It was used by American Army paratroopers so they could carry a light, customizable ammunition load. The standard-issue cartridge belts tended to unfasten during a drop and the standard-issue web-gear pouches were purpose-made rather than universal. They were not used much past the D-Day landings, as loose items had a tendency to fall out of them. After Operation Market Garden (September, 1944), regular ammo pouches or cartridge belts and bandoleers were used.
- The HOLDER (Short), Clip, Rifle (Part No. 42B15006, Stock No. 8300-442575) could hold seven 5-round M1903 Springfield "stripper" clips, four 8-round M1 Garand Rifle "en bloc" clips, four 15-round M1 Carbine magazines, two 15-round M1 Carbine magazines and a 50-round box of .30 Carbine ammo, or a Mk.2 handgrenade. Riggers made a wider version with a rounded bottom for carrying two Mk.2 grenades. Some pouches had tie-down 550-paracord fasteners instead of "lift-the-dot" snaps because there was such a high demand for new pouches and a scarce amount of snaps. The Paratroopers' basic load was that those issued the M1 Garand carried four pouches and those issued the M1 Carbine carried two pouches. Usually one would be a grenade pouch.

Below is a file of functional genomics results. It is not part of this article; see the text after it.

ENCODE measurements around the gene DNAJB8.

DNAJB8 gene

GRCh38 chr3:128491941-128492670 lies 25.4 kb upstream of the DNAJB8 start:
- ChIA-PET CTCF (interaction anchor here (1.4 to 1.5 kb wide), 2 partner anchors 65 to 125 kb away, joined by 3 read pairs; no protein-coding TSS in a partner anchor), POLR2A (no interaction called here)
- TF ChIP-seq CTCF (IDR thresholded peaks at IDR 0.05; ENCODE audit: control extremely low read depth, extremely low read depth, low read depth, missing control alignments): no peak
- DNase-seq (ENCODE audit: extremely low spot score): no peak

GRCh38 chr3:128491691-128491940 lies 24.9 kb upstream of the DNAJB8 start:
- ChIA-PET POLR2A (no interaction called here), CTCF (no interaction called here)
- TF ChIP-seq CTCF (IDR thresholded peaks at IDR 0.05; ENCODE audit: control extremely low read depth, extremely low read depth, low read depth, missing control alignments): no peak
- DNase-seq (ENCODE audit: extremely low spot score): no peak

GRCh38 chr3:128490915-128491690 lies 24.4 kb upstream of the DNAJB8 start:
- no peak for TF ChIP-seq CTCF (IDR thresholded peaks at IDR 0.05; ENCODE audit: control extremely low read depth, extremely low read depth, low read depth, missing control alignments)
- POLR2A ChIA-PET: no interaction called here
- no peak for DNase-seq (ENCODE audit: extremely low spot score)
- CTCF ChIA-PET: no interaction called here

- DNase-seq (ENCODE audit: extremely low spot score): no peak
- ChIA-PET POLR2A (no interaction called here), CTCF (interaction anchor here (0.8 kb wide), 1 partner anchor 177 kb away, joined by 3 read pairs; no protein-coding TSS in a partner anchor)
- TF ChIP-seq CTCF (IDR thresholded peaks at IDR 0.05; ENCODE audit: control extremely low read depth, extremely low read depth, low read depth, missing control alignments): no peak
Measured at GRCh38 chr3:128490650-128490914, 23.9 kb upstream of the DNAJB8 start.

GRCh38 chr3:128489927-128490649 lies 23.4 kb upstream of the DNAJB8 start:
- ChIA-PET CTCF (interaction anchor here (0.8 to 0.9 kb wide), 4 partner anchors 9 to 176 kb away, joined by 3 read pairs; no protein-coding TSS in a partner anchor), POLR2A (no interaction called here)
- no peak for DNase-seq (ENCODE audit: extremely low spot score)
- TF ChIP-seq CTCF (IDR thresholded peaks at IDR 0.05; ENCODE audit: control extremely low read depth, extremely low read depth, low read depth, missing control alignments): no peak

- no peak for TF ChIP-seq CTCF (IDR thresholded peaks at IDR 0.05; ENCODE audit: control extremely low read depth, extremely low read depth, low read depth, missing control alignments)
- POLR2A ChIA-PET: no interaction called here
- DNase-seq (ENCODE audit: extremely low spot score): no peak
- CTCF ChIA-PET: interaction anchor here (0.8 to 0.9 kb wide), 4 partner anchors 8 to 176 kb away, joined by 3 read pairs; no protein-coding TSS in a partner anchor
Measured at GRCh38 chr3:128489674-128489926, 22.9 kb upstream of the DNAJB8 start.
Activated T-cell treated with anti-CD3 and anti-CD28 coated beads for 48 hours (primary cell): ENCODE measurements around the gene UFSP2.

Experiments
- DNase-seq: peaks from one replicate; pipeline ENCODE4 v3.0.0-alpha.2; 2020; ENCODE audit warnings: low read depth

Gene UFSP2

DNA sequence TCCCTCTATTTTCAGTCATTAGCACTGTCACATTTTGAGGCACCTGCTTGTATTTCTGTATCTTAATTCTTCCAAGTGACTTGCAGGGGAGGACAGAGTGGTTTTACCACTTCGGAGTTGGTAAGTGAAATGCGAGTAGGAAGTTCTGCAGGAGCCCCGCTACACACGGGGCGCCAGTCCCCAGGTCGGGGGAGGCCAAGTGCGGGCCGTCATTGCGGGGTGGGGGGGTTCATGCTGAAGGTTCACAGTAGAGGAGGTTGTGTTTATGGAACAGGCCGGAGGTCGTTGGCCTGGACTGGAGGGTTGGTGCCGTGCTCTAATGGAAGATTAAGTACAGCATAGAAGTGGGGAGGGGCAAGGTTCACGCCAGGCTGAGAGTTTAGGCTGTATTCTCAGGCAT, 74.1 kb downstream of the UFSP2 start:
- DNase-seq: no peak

- The HOLDER (Long), Clip, Sub-Machine Gun (Part No. 42B15007, Stock No. 8300-442590) could hold four 20-round magazines for the Thompson sub-machine-gun. It was soon replaced by the 5-cell Thompson magazine carrier after the Sicily campaign (July-August, 1943). The Paratroopers' basic load was either two long pouches or one long pouch for spare magazines and a short pouch for carrying one or two grenades.
The Army Air Force Class 13 (Clothing, Parachutes, Equipment and Supplies) catalog of September 30, 1943 lists them as Limited Standard, meaning they were no longer being made but would be issued until stocks were depleted. The Part Number indicates they were designed and approved in July of 1942.